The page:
Drummer/percussionist Gary Hobbs first made his mark in jazz on one of the most dynamic and forward-thinking big band albums of all time, Kenton '76 (Creative World). This little known yet highly influential and critically praised recording features the Kenton band near the end of its life. Of the three Hank Levy charts, two of them, Time for a Change and Decoupage, are brilliant masterpieces exhibiting a wealth of subtle surprise and tonal shadings. For the drummer, these charts are merciless technical quandaries of which precision in the accompaniment of smooth flowing and non-oddmeter-like time patterns, even though they are in odd meters, is of the utmost importance. Without Hobbs behind the set there is serious doubt the simple complexity and warm beauty of these compositional masterpieces would have risen to the elevated position these recordings hold in today's big band canon.
Today Hobbs teaches part-time at The University of Oregon and lives in Vancouver, WA. He has recorded with smooth jazz artists as Tom Grant and Dan Siegel, as well as jazz artists of other styles such as Dave Frishberg and Phil Kelly. This recording, Of My Times, is one of the most stylish, smart, sophisticated and exciting recordings by a drummer-led ensemble since the work of Brian Blade on Blue Note. The 11 tunes, all arranged by Hobbs, feature a revolving array of 14 musicians performing in total support and supplication to the requirements of the music. From the wind ensemble sound of the opening track, Of My Times, to the hip Brecker Brothers-ish/quasi-rap of Hades Ladies, which features some extraordinary trumpet work by Paul Mazzio, right through to the rock-influenced closing track, The Bubba Stomp, Hobbs demonstrates a highly advanced tonal/arranging palette of singular ability. Writing this good and subtly-intricate belongs right up there with Herbie Hancock's The Prisoner (Blue Note) and Joe Lovano's Worlds (Evidence).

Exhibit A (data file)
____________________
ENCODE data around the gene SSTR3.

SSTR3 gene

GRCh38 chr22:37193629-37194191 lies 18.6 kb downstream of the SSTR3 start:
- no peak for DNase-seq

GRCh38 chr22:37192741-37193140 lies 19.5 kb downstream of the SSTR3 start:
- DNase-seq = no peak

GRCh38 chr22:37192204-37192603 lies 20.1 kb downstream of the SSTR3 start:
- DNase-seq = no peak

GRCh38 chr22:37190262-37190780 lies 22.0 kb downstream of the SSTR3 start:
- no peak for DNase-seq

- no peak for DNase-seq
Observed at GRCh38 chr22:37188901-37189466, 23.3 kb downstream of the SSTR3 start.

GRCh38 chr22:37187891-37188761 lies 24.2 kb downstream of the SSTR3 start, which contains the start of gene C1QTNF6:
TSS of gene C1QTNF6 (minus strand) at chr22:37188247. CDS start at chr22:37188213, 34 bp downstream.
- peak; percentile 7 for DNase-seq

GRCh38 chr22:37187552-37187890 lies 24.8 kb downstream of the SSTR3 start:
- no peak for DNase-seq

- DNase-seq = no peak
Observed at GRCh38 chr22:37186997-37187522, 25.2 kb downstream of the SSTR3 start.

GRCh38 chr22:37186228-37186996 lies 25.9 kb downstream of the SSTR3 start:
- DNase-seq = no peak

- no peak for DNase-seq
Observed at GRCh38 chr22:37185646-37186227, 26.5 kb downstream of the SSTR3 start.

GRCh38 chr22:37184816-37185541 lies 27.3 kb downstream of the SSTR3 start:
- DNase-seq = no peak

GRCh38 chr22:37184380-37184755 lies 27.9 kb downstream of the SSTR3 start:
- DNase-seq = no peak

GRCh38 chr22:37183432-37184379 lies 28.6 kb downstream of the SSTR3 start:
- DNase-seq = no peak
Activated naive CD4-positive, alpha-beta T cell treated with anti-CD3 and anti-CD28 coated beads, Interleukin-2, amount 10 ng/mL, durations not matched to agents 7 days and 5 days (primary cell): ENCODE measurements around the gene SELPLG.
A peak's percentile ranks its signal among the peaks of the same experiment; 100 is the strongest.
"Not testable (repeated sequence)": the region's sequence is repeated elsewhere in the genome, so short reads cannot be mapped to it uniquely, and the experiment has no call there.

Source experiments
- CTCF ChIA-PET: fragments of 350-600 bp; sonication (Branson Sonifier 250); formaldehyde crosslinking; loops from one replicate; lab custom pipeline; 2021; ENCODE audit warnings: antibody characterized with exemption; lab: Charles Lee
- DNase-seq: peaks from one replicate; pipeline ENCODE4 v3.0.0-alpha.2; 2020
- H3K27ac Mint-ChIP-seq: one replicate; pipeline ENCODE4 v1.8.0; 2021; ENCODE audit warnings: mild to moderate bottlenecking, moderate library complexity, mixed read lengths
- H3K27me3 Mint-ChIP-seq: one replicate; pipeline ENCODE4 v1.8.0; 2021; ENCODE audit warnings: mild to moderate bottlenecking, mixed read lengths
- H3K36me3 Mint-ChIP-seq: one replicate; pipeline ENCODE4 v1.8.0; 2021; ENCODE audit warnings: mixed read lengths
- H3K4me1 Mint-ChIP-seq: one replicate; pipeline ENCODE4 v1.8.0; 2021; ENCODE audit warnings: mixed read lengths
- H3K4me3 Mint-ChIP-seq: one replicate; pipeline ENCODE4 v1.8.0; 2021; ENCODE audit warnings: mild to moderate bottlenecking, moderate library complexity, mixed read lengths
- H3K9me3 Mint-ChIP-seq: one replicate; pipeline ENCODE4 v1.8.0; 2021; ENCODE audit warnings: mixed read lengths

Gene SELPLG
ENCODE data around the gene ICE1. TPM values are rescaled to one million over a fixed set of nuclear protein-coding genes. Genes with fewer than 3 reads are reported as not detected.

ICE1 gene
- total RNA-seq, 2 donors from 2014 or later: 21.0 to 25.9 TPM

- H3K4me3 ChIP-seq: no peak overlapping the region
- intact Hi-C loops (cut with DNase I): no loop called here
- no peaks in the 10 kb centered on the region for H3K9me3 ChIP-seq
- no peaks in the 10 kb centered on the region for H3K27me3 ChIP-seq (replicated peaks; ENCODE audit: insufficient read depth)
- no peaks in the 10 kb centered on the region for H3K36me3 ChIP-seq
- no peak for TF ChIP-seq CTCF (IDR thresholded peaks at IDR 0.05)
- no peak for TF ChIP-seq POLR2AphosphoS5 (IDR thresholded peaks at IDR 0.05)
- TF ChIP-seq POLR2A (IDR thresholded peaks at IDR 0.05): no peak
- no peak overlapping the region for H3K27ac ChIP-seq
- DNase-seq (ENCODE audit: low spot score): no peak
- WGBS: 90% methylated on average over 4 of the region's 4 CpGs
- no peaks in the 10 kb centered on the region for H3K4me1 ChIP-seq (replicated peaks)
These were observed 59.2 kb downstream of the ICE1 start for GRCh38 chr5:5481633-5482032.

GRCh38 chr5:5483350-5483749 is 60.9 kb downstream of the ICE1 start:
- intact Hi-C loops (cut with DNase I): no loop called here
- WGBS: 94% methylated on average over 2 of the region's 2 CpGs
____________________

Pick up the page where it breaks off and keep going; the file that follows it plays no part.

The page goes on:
As a drummer, Hobbs exhibits his highly advanced abilities in playing clean, careful and precise set-drumming accompaniment to all of these advanced arrangements. Of special note is the too-hip update of the Peggy Lee favorite, Fever. When the music calls for it, however, he is also able to unleash some of the hottest and most tastefully crafted drum solos recorded in a long time. Long Boats, for example, employs pianist Tom Grant, in a decidedly non-smooth jazz vein, along with bassist David Captein. The constantly shifting juxtaposition of various rhythms employed throughout the work ends with Hobbs literally knocking the walls down with a burning solo against the rhythm section's ending polyrhythmic structure. To say the least, Hobbs is not wanting for chops.
There are too many highlights in this recording to give them all their just and deserved reward. Needless to say, this is a recording no serious musician should be without.